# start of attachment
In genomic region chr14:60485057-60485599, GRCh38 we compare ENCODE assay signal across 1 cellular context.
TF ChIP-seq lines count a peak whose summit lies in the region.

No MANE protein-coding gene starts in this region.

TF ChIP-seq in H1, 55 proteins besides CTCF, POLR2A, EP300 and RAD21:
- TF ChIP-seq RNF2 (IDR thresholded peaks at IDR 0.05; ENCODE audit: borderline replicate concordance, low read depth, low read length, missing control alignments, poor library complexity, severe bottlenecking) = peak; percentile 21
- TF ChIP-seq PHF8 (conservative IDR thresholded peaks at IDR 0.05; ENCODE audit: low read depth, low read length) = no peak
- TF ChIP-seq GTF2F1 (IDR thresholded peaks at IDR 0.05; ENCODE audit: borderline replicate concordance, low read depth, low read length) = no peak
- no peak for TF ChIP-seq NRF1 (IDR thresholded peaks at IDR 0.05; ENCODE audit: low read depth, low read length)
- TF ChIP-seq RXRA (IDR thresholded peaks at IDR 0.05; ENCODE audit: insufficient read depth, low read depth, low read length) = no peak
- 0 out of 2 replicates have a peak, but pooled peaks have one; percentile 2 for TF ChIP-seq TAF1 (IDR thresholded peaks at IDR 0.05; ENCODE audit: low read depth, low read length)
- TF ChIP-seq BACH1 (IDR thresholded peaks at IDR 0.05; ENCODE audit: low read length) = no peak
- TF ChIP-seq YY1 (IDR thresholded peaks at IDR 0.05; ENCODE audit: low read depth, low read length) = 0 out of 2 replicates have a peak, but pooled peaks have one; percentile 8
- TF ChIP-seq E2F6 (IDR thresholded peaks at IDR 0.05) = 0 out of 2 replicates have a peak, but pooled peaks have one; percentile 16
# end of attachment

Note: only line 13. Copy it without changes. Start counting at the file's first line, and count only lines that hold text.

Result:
- TF ChIP-seq E2F6 (IDR thresholded peaks at IDR 0.05) = 0 out of 2 replicates have a peak, but pooled peaks have one; percentile 16